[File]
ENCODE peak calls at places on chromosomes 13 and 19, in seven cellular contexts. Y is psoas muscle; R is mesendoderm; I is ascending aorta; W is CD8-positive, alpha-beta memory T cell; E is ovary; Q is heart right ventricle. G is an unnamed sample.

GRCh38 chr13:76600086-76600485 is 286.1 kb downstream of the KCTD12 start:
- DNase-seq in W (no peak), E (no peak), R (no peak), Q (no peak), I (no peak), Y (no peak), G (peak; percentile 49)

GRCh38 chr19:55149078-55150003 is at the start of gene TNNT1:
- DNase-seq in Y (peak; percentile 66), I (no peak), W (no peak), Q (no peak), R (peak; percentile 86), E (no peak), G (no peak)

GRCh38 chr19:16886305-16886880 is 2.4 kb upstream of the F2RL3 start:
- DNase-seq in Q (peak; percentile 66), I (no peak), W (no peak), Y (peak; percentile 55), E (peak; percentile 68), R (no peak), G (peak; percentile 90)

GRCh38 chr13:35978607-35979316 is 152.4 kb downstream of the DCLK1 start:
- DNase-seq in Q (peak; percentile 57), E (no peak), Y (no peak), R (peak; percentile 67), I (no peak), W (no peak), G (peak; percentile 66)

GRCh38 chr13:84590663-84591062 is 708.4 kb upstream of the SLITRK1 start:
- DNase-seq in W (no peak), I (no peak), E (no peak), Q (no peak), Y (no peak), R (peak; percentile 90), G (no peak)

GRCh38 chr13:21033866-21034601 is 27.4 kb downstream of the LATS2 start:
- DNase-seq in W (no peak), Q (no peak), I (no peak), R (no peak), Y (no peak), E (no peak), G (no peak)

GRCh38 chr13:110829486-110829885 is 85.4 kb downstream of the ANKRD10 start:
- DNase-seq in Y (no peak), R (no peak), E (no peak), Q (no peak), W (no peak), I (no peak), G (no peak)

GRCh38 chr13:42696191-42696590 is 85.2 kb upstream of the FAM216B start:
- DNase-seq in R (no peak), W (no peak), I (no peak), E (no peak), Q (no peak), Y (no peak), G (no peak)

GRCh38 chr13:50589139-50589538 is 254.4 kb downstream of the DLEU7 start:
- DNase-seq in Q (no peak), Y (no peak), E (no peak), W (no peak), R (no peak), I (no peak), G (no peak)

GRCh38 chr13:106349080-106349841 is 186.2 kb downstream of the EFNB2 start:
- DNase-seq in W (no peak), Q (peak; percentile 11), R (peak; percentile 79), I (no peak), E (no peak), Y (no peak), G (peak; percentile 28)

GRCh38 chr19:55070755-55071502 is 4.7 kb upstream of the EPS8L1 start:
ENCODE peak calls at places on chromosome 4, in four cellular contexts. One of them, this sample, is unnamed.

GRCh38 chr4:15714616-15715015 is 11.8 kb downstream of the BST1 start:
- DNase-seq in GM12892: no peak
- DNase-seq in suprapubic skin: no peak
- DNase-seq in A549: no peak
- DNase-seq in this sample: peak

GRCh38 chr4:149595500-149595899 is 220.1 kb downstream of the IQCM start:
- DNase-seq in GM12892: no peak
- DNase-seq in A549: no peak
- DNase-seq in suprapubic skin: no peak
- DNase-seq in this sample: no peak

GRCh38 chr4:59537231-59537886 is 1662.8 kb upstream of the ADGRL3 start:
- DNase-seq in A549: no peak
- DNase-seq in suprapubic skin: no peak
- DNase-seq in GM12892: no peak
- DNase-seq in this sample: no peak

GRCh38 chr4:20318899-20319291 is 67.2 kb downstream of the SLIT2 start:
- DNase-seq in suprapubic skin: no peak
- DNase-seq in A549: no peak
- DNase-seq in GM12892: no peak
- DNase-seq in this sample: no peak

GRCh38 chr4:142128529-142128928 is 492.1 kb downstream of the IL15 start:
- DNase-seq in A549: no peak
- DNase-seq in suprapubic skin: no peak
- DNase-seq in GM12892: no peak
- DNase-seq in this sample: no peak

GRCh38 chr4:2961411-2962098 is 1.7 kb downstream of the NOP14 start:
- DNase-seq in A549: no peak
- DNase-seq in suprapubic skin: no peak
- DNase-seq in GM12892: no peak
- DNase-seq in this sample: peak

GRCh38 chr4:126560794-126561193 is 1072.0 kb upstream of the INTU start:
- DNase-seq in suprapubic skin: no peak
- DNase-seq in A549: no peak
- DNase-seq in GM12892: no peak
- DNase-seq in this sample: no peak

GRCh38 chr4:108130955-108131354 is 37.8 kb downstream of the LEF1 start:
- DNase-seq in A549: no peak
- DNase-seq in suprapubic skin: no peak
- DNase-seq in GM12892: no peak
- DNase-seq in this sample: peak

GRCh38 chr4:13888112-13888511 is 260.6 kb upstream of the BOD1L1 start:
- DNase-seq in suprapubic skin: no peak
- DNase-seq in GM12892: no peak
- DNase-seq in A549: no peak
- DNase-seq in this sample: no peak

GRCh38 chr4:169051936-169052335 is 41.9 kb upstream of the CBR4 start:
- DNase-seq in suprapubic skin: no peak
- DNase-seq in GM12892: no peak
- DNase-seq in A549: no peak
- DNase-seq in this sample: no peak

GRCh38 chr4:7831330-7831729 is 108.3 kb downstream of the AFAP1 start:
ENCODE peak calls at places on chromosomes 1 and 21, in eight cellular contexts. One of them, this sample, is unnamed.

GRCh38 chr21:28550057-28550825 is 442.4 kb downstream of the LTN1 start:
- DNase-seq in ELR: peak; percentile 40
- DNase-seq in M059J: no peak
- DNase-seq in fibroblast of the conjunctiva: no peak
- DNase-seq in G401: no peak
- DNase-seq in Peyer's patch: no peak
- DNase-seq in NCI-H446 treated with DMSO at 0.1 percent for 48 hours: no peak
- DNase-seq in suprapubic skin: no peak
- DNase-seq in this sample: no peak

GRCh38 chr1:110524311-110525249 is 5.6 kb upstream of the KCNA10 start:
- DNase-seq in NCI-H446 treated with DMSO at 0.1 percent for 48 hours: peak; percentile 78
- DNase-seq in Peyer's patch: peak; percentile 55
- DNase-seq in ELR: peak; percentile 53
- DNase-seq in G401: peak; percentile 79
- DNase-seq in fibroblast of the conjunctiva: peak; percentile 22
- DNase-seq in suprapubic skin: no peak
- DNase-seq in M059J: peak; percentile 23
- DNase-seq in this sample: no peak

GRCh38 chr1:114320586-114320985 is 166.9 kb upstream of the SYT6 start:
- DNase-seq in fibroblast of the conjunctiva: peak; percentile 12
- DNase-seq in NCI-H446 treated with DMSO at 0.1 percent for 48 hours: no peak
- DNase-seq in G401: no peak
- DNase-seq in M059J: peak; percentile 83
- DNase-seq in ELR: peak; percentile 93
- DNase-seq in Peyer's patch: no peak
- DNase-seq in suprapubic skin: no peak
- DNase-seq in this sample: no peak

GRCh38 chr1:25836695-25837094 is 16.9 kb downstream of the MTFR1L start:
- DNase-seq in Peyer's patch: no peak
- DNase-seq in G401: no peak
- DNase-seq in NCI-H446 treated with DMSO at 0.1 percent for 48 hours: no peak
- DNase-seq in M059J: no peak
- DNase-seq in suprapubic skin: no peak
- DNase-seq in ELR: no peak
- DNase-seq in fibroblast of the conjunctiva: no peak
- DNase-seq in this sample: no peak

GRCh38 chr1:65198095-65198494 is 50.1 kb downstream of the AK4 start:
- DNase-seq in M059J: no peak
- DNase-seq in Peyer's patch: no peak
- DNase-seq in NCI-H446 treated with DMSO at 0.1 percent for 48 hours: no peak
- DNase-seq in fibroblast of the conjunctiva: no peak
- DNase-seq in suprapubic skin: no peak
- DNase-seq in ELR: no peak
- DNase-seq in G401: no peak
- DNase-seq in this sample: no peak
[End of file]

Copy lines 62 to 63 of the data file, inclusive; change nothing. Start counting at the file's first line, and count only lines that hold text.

- DNase-seq in GM12892: no peak
- DNase-seq in this sample: peak